Born in Spanish Town, Jamaica in 1993 to a shopkeeper and an auto mechanic, Richard Nattoo has always had an interest in colour, texture, form and shape. Not having a positive outlet in the community for his expression, Richard kept his love of art to himself and incubated his varied influences to create a style all his own.

When he began to experiment with his art style he found his first outlet designing sticker decals for the flamboyant coaster busses that ferried the Portmore and Spanish Town routes. Receiving much acclaim in his community and among the bus owners and operators; this foray gave him the confidence to push his art further and really develop his own style.

During his tenure at Ardenne High school his art teachers would expose him to art and art styles from around the world and give him a deeper understanding of local art luminaries. This would spur him to begin his career as a fine artist, creating works differing wildly in theme, content, style and medium.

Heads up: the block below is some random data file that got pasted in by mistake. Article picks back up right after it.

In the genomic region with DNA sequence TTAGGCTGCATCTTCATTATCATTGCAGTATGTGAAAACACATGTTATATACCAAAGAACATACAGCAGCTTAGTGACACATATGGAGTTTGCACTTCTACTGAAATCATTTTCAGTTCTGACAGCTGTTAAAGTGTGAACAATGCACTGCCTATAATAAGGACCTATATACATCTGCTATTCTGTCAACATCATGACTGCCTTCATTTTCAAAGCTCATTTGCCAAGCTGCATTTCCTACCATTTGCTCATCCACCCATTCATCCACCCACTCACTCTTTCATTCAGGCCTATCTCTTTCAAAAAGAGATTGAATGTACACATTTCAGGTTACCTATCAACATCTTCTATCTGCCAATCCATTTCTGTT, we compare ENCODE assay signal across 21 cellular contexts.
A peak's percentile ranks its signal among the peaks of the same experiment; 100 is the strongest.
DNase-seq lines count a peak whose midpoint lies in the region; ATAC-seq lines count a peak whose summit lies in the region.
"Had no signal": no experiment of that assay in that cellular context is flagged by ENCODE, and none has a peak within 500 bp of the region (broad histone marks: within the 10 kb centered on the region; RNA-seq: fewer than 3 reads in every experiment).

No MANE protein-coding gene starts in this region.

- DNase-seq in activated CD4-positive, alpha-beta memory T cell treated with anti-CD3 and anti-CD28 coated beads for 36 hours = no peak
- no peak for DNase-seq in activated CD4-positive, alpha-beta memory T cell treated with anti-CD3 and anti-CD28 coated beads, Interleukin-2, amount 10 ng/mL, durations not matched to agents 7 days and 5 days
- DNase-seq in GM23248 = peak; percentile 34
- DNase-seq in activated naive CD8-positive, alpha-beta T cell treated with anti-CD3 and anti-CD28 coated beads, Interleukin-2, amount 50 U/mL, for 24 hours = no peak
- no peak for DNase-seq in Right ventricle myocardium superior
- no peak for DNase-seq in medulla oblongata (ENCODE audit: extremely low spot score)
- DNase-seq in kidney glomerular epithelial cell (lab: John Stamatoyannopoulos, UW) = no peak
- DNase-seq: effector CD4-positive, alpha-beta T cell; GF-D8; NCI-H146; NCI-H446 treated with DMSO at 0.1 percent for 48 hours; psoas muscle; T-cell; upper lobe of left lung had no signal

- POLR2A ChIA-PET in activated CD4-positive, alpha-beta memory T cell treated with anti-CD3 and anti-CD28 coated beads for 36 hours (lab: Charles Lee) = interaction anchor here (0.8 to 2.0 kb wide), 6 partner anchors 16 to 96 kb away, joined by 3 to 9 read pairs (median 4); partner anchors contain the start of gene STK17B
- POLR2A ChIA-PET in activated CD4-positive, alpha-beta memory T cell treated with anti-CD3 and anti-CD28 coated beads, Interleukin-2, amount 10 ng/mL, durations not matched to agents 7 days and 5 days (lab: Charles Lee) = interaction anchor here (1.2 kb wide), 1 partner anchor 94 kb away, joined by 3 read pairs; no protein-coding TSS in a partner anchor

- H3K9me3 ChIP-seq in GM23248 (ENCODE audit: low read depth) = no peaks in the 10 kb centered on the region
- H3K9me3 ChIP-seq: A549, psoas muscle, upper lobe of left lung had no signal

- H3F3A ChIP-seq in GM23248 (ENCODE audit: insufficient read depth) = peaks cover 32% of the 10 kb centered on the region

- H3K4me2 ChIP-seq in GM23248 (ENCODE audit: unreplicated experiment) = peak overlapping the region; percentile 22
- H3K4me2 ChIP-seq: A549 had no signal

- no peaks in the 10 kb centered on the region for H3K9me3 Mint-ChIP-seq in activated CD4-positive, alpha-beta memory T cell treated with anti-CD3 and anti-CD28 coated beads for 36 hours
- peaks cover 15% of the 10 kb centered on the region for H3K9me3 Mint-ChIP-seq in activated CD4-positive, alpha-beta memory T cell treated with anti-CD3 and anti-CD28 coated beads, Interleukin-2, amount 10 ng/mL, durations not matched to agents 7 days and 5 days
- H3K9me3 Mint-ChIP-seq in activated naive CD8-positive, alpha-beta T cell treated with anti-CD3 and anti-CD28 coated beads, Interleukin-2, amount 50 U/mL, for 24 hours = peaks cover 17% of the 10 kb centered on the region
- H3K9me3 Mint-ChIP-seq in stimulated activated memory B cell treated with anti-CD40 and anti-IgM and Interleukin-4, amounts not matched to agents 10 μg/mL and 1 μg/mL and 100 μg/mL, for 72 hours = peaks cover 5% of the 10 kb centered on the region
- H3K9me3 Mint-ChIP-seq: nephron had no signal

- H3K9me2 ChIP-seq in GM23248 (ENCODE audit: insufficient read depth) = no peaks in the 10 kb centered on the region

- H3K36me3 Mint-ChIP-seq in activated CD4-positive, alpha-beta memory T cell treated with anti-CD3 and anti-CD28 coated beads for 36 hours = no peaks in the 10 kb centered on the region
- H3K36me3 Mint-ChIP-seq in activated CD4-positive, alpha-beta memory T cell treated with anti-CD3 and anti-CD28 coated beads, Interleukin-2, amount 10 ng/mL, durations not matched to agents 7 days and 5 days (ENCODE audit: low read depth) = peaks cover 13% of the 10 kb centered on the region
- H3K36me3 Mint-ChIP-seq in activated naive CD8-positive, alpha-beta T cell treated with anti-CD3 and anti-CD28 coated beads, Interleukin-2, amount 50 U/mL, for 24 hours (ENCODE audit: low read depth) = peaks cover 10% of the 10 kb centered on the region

A young artist that has been exhibiting his work since 2012; In that time, he has garnered much acclaim for his surreal dreamlike creations that explore human emotions on a raw cerebral level. The world that he creates represents what we all go through as human beings searching through life. The tumultuous yet common inner space that we build with our hopes, dreams and fears. He does this through a variety of mediums including watercolour, glass, pen and ink.

He has entered and been successful in several of the National Gallery’s premier exhibitions: Jamaica Biennial (2014), Young Talent (2015), and Digital (2016) exhibitions. As well as being a regular contributor to the Kingston on the Edge festival since 2012; most notably Explorations II (2015). His most recent exhibition, Lost in the Echo (2016) continued his exploration of these themes like chapters in a book, unfolding piece by piece.

Nattoo is a recent graduate of the School of Architecture at the University of Technology Jamaica. He uses the skill and competencies gained through his education, to bolster his own work giving them a precision and direction little seen in the local art landscape.